My friend, Amanda, loaned me a book called “Orbiting the Giant Hairball” by Gordon MacKenzie. I read it today and I have to say that I can identify very closely with MacKenzie’s travels through the policies, processes and bureaucracy that make up corporate culture. What’s amazing is that your organization need not be a Fortune 500 to become a giant hairball and learning how to manage the intricacies of your role is important no matter where you work. I recommend this book to any employee anywhere.
One piece caught my eye and it’s really the one section that made me think about how corporate culture really needs to be managed, because the default just does not work. This is the idea that if you work incredibly hard, you get results; you get ahead; you get recognized. It’s actually a serious detriment to recognize and revere the hard worker for a couple of reasons.
If you have started a company, or even if you haven’t, you can probably think about those early days where the idea for the organization is coming to fruition: “Let’s build an organization where people work really hard. Let’s reward people for staying late and putting in those extra hours.” I hope that doesn’t sound familiar to anyone. You can’t reward people for working hard or working long hours – it doesn’t make sense. If you’ve got a really slow employee who takes twice the average time to perform a task, are you planning to reward that? No. So it’s important to recognize how an organization will define “hard work.”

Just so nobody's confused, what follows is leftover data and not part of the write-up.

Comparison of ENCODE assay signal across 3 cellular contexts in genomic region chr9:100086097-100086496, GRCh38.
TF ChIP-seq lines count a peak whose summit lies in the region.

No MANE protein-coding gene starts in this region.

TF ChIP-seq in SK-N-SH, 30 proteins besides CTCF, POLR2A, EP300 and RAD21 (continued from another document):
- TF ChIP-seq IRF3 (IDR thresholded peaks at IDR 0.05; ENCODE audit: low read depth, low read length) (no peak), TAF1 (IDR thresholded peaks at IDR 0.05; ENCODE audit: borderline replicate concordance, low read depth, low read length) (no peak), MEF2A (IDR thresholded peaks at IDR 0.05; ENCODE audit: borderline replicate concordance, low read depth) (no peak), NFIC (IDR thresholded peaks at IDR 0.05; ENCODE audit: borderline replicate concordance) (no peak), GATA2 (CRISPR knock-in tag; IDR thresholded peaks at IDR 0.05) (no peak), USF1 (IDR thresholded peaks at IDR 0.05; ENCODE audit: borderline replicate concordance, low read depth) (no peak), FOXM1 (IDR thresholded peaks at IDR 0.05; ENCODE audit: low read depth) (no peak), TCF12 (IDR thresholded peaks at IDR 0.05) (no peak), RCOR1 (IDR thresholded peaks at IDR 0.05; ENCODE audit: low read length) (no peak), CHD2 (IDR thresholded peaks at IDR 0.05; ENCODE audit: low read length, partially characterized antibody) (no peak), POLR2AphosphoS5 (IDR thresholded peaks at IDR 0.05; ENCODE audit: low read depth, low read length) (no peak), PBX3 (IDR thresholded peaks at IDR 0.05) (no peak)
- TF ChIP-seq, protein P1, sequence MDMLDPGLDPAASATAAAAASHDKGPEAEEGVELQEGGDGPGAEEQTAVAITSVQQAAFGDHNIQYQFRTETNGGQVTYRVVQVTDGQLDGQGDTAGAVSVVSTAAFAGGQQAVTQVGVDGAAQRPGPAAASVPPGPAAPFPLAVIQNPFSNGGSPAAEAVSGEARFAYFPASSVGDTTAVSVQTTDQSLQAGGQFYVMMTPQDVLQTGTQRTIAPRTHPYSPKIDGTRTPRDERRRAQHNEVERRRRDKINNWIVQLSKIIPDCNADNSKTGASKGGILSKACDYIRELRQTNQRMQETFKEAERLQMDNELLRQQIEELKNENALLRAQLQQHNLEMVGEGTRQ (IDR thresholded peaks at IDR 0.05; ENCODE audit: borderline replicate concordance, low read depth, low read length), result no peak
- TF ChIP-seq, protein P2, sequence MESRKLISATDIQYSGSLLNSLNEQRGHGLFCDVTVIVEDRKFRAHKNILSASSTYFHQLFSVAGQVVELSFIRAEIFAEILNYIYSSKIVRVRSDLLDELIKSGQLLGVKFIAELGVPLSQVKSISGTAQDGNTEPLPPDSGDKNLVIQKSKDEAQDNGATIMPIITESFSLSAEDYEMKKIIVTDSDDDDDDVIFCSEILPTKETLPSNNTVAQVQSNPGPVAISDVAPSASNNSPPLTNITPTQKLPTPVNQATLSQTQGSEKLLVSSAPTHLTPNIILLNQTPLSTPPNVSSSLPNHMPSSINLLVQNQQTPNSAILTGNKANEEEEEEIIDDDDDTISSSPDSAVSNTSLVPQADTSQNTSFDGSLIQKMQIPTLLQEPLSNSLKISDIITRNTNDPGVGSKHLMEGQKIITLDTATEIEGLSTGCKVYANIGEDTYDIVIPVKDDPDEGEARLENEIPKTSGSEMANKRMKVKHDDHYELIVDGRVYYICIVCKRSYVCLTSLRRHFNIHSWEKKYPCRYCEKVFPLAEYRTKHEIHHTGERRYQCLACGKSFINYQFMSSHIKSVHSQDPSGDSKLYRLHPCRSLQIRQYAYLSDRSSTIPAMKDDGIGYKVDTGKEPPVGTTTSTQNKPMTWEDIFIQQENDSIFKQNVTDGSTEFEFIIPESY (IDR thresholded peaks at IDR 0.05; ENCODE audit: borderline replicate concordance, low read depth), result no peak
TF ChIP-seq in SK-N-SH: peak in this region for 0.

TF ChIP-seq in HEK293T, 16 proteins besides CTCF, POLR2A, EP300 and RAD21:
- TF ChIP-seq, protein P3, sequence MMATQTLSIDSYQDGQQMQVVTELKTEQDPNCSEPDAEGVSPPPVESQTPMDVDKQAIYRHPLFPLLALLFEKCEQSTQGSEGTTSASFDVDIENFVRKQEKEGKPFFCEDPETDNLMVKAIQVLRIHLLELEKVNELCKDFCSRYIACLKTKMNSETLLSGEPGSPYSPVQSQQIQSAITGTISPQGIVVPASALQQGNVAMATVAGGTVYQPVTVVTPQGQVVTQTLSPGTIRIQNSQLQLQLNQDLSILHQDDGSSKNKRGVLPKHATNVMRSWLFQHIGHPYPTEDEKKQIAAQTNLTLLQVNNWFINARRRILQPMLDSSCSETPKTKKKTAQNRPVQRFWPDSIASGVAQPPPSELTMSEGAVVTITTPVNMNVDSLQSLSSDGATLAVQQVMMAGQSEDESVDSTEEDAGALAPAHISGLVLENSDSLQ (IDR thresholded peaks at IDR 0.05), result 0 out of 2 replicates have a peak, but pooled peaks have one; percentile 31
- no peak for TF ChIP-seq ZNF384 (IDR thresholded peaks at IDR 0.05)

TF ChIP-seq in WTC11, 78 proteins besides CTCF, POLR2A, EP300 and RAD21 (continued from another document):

So let’s say you’ve defined “hard work” as punching out the most orders with the given company-sanctioned procedures and your company is the type where people “get out of it what they put in” in terms of general performance. So someone works long hours and performs well. And there’s a celebration for it. “Look at Johnson! She worked so hard all year and hit her target.” What message does that send? Hard work, and hard work alone, wins the prize. This does two things in my mind.
The first was mentioned in MacKenzie’s book – that tells everyone that if you’re not working as hard as ‘Johnson,’ then you’re not doing it right. It tells managers that Johnson has set the standard for how hard people need to work in the company. And the culture, if it’s results driven, will recognize that as the standard. It’s a bit of false advertising that will probably lead to burnout, turnover and a general sense of failure or missed potential for people who don’t hit that mark.
My second concern is that it hinders innovation. If the focus is on “working hard” and not achieving results within certain guidelines, say corporate values or whatever is up on the wall, people are not encouraged to do things differently or explore other options. The goal will be to work as hard as Johnson to get the same result – some bonus or other recognition.
I’m definitely not advocating that you avoid hard work, but I’m thinking that if it’s a primary driver for recognition or considered the prime factor in success, it’s worth taking a closer look at what kinds of behaviours are being driven and whether they’re what you’re really looking for in employees.